In our two and a half decades of work, we have found that the more biodiverse farms could be feeding two Indias. It doesn’t have to be the case that every fourth Indian is hungry, as is the reality today, and every second Indian child is wasted and stunted.
The model that says we are feeding the world is, in fact, creating hunger and malnutrition in the world because it’s not looking at nutrition. We could produce enough food for 14 billion, 20 billion humans on the planet. I’m not saying we must have those numbers, but we can increase the availability of nutrition and healthy food by intensifying biodiversity, ecological processes, love and care; it’s a very important ingredient in food.
And by intensifying knowledge: the knowledge of farmers, the knowledge of processors, the knowledge in universities of food systems as a whole. So far all that has been intensified is toxic chemicals, which means more disease and more ecological problems; capital inputs, which mean more debt, more mortgages, more destruction of family farms, carelessness and violence.
Every time an industry will tell you, “I’m bringing a new technology that doesn’t need the farmer to think,” I always say, “No, we want thinking farmers. We don’t want careless farmers.”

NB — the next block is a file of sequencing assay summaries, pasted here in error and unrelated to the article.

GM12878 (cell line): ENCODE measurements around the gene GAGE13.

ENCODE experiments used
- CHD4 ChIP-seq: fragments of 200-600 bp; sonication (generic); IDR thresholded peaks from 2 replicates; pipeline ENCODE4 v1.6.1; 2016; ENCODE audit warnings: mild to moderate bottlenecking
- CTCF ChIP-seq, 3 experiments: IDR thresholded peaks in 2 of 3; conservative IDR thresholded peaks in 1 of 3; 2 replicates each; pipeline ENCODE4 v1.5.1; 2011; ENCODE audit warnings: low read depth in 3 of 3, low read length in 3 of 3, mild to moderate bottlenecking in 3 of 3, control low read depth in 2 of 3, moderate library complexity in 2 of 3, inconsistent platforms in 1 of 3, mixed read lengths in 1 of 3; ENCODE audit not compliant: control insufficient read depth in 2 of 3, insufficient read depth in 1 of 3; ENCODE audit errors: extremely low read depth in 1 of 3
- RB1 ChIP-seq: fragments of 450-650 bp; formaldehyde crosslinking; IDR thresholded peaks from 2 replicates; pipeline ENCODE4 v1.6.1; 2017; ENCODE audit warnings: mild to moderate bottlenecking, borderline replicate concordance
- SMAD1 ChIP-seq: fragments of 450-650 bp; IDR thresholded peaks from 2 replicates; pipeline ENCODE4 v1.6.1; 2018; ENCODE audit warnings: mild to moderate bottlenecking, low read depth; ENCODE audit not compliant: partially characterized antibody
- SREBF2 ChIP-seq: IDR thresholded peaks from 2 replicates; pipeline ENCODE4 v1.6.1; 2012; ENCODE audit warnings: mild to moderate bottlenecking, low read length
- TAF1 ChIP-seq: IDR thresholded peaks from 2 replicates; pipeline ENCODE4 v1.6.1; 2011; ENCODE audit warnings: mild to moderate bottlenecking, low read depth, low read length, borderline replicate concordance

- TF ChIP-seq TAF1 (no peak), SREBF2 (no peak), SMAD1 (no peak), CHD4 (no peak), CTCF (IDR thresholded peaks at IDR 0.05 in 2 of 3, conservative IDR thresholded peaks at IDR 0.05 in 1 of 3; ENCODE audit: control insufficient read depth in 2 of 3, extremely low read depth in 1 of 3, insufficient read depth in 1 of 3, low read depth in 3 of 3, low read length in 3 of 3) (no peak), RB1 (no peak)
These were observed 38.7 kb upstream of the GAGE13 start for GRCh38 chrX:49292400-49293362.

And we don’t want a culture of ignorance about food, about how food is grown, how soil works, how biodiversity relationships work, what happens when you mess around with food. We are in a deep ocean of ignorance. All of chemical fertilizers are based on three nutrients: NPK [nitrogen, phosphorus and potassium]. Every element of the periodic table is needed in the soil, in our bodies and in the plant.
The myth of cheap is the second big myth. Comes up all the time: Organic is a luxury. Local is a luxury. Ecological is a luxury. But how is it that seeds that cost 8,000 to 10,000 percent more give you cheap food? How is it that a food system subsidized with $400 billion — that’s more than $1 billion a day — is called cheap? You wouldn’t need any cutbacks if you got rid of those agribusiness subsidies.
And finally, of course, the challenge is democracy. We won’t be able to create another food culture, another food economy, if they do not reinvigorate our democracies, from the local to the regional to the global level. The dictatorship over the earth has to have an alternative, and that alternative will come from our gardens and our farms, our kitchens and our tables.
Can you imagine what an opportunity we’ve been given that every day we can create a revolution? Every day, three times, by making the right choices.
We have no excuse to be passive observers, to see our beautiful earth destroyed, to see our health and our children’s health destroyed. It is too basic an issue for us to not be part of the change we want to see.